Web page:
Grants for Nonprofit Child Care Centers
Grants for Nonprofit Child Care Centers in the United States
Are you interested in finding grants for a nonprofit child care center? Then you’ve come to the right place. This compiled list of grants for child care centers will help you start finding funding for your 501(c)(3) nonprofit organization.
Read more about each grant by clicking into them below, or start your 14-day free trial of Instrumentl to get active grant opportunities that match your specific programs and organization.
Hearst Foundations Grants
Hearst Foundations' Mission
The Hearst Foundations identify and fund outstanding nonprofits to ensure that people of all backgrounds in the United States have the opportunity to build healthy, productive and inspiring lives.
Hearst Foundations' Goals
The Foundations seek to achieve their mission by funding approaches that result in:
- Improved health and quality of life
- Access to high quality educational options to promote increased academic achievement
- Arts and sciences serving as a cornerstone of society
- Sustainable employment and productive career paths for adults
- Stabilizing and supporting families
The Hearst Foundations support well-established nonprofit organizations that address significant issues within their major areas of interests – culture, education, health and social service – and that primarily serve large demographic and/or geographic constituencies. In each area of funding, the Foundations seek to identify those organizations achieving truly differentiated results relative to other organizations making similar efforts for similar populations. The Foundations also look for evidence of sustainability beyond their support.
The Hearst Foundations fund cultural institutions that offer meaningful programs in the arts and sciences, prioritizing those which enable engagement by young people and create a lasting and measurable impact. The Foundations also fund select programs nurturing and developing artistic talent.
Types of Support: Program, capital and, on a limited basis, general and endowment support
The Hearst Foundations fund educational institutions demonstrating uncommon success in preparing students to thrive in a global society. The Foundations’ focus is largely on higher education, but they also fund innovative models of early childhood and K-12 education, as well as professional development.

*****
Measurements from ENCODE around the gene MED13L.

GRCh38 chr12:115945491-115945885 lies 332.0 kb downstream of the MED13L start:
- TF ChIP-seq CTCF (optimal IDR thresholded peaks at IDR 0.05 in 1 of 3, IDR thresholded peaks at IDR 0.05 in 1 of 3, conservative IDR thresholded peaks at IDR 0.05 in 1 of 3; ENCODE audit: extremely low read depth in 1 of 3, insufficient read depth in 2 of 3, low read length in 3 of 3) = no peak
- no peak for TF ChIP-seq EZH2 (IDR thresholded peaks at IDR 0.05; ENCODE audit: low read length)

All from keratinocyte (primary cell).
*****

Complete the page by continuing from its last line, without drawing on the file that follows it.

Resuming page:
Types of Support: Program, scholarship, capital and, on a limited basis, general and endowment support
The Hearst Foundations assist leading regional hospitals, medical centers and specialized medical institutions providing access to high-quality healthcare for low-income populations. In response to the shortage of healthcare professionals necessary to meet the country’s evolving needs, the Foundations also fund programs designed to enhance skills and increase the number of practitioners and educators across roles in healthcare. Because the Foundations seek to use their funds to create a broad and enduring impact on the nation’s health, support for medical research and the development of young investigators is also considered.
Types of Support: Program, capital and, on a limited basis, endowment support
The Hearst Foundations fund direct-service organizations that tackle the roots of chronic poverty by applying effective solutions to the most challenging social and economic problems. The Foundations prioritize supporting programs that have proven successful in facilitating economic independence and in strengthening families. Preference is also given to programs with the potential to scale productive practices in order to reach more people in need.
Types of Support: Program, capital and general support
Polinger Family Foundation Grants - Families and Society
Howard and Geraldine Polinger Family Foundation
NOTE: The Foundation does not accept unsolicited applications or letters of inquiry. We prefer to develop projects in collaboration with organizations aligned with our mission and funding priorities. However, if you believe your program or project would be a good fit with the Foundation’s funding priorities, please email a brief one-page description of your program.
The mission of the Howard and Geraldine Polinger Family Foundation is to improve the quality of life for families and their communities through support of innovative projects and successful ongoing programs.
We are particularly interested in programs that engage individuals, families, and communities in Jewish life; support excellence and inspiration in arts and culture; and strengthen families and society.
Strengthening Families and Society
The Foundation seeks to create a vibrant and equitable society where children and families flourish, and all people are treated with respect and feel accepted and safe. Specifically, we endeavor to:
- Promote Behavioral Health Support Services, by identifying and addressing the behavioral and mental health needs of pregnant women, mothers with new babies and families with young children. This work is focused on employing strategic systems-building strategies in a variety of settings including, but not limited to:
- schools, child care centers, health care providers and home visiting programs.